The Writing Center supports faculty and staff in their own writing projects by hosting two weekly morning retreats. Our retreats are designed to encourage a regular writing practice, to emphasize healthy and sustainable approaches to productive writing and to support a community of writers at the College. Retreats will be held Wednesdays and Thursdays from 9 a.m. until noon. Attend regularly or drop in when you can.
The Russian Table is an opportunity for all interested in conversing in Russian to meet regularly with Russian faculty and students. We'll meet from 11 a.m. to 1 p.m. on Wednesdays on the Mezzanine level in Valentine Dining Hall. Russian speakers at all levels are very welcome!
Please join Stephanie Hockman, Loeb Center program director for careers in business and finance, for a weekly, informal discussion on any of your favorite Wall Street Journal articles. This informal lunch group will meet every Wednesday from noon - 1 p.m. in Terrace Room B on the lower level of Valentine Hall. Grab some lunch and join the discussion!
Join Grace Chung Becker P’19 for lunch and a conversation about her career in public service. Lunch from The Works Bakery Café will be provided. Space is limited, R.S.V.P. in Quest.
Grace Chung Becker served in the all three branches of the federal government for fifteen years before continuing her public service in the non-profit arena. In 2007, Ms. Becker led the Civil Rights Division at the U.S. Department of Justice. She was the recipient of the “Outstanding Civilian Service Medal” for her performance in the U.S. Army’s Inspector General’s review of allegations that American soldiers killed hundreds of South Korean civilians during the Korean War. Earlier in her career, she clerked for Judge James L. Buckley on the U.S. Court of Appeals for the District of Columbia and Judge Thomas Penfield Jackson on the U.S. District Court for the District of Columbia. She also served as a prosecutor in the Criminal Division of the Justice Department, as Criminal Counsel for the U.S. Senate Judiciary Committee, as an Assistant General Counsel at the U.S. Sentencing Commission and as an associate at the law firm of Williams and Connolly.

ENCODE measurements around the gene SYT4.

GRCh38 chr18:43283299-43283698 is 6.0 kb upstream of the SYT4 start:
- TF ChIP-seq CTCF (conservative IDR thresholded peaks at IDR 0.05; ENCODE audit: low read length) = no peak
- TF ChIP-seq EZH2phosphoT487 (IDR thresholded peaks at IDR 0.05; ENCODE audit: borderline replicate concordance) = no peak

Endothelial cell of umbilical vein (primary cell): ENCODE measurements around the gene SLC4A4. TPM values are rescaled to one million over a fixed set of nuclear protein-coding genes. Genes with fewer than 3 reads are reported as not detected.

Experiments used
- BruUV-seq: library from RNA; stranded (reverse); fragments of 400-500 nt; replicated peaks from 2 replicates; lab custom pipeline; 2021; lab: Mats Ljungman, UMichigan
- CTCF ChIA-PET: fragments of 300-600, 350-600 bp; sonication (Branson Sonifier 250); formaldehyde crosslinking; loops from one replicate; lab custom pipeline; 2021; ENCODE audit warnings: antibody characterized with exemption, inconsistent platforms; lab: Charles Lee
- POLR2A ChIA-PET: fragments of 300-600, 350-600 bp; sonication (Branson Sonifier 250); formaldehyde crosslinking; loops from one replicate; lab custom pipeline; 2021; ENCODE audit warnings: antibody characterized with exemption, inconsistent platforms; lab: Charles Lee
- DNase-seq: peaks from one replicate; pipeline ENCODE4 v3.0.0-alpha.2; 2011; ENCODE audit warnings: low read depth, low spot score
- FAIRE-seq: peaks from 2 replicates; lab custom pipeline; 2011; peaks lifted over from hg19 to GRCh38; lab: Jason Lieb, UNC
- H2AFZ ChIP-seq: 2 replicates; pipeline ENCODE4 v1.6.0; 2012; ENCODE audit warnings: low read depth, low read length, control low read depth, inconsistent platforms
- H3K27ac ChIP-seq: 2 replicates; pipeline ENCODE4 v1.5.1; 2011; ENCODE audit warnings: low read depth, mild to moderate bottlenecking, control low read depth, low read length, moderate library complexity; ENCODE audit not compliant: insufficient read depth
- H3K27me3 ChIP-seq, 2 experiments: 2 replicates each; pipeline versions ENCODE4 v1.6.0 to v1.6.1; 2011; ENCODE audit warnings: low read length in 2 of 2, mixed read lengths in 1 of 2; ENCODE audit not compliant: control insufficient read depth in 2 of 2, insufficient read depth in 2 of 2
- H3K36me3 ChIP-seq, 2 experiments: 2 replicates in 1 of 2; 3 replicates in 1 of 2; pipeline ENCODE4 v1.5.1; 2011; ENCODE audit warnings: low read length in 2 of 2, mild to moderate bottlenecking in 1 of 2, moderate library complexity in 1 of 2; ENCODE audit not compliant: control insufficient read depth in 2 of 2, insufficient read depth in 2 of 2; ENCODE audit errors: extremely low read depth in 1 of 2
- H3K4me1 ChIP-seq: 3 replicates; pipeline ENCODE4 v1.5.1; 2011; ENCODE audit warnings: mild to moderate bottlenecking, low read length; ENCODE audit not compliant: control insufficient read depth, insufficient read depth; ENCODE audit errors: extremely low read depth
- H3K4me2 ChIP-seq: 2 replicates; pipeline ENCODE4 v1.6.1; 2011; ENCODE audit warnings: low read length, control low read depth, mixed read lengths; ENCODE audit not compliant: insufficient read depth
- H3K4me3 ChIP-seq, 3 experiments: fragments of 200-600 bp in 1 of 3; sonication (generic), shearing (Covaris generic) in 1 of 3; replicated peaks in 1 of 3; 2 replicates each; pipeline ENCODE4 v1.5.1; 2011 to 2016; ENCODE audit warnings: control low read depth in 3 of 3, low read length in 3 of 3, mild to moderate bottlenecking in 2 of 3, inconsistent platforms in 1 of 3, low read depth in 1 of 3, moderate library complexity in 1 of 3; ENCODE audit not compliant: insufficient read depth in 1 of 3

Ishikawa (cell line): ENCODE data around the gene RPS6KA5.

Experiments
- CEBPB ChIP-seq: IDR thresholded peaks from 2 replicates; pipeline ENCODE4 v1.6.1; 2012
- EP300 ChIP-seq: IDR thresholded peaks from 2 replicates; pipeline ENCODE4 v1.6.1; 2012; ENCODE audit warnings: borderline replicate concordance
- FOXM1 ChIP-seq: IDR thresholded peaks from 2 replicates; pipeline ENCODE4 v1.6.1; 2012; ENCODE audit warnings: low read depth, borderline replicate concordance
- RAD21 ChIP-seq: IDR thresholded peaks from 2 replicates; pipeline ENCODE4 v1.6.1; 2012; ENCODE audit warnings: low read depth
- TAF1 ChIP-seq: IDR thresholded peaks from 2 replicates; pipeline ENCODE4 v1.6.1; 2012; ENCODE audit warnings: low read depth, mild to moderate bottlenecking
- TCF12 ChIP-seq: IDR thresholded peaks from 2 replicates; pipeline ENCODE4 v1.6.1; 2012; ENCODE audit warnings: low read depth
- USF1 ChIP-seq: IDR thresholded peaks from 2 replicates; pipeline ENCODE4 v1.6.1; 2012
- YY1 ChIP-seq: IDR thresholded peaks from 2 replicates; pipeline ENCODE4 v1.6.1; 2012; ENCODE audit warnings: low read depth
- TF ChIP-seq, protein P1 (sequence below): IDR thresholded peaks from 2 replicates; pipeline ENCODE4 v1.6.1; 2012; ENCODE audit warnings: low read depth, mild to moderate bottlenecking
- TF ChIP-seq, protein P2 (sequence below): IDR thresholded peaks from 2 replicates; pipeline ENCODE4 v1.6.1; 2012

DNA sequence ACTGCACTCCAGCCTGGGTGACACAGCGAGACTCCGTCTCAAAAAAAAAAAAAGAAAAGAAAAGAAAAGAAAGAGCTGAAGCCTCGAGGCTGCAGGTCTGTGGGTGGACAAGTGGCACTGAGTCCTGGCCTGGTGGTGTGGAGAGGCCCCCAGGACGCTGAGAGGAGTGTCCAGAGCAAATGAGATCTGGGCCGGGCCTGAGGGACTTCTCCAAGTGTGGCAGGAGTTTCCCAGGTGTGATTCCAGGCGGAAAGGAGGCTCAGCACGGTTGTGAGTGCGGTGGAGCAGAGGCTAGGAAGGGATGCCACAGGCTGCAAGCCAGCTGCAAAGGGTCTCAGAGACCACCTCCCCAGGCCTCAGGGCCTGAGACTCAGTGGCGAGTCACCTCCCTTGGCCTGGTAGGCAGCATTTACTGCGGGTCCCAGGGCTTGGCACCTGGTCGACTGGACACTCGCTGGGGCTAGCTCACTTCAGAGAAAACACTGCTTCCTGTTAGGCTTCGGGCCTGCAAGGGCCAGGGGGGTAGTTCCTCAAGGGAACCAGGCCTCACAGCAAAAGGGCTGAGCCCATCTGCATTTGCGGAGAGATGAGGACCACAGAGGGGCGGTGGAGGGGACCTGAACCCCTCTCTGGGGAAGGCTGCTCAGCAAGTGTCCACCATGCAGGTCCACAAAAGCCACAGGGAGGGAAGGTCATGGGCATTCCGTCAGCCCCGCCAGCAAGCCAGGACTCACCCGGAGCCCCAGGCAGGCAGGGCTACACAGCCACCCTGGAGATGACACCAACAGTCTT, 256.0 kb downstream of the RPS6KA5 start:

Ms. Becker obtained a Bachelor of Science in Economics, magna cum laude, from the Wharton School of Finance and a Bachelor of Arts, magna cum laude, from the University of Pennsylvania. She graduated magna cum laude from the Georgetown University Law Center.
Considering studying in Paris? Come meet with Professor Martine Guyot-Bender, Hamilton in France resident director for next year! Hamilton in France offers students a an exclusive French environment to strengthen your proficiency while enjoying all Paris has to offer. There are program-sponsored courses and the opportunity to enroll in Parisian universities, including Sciences Po!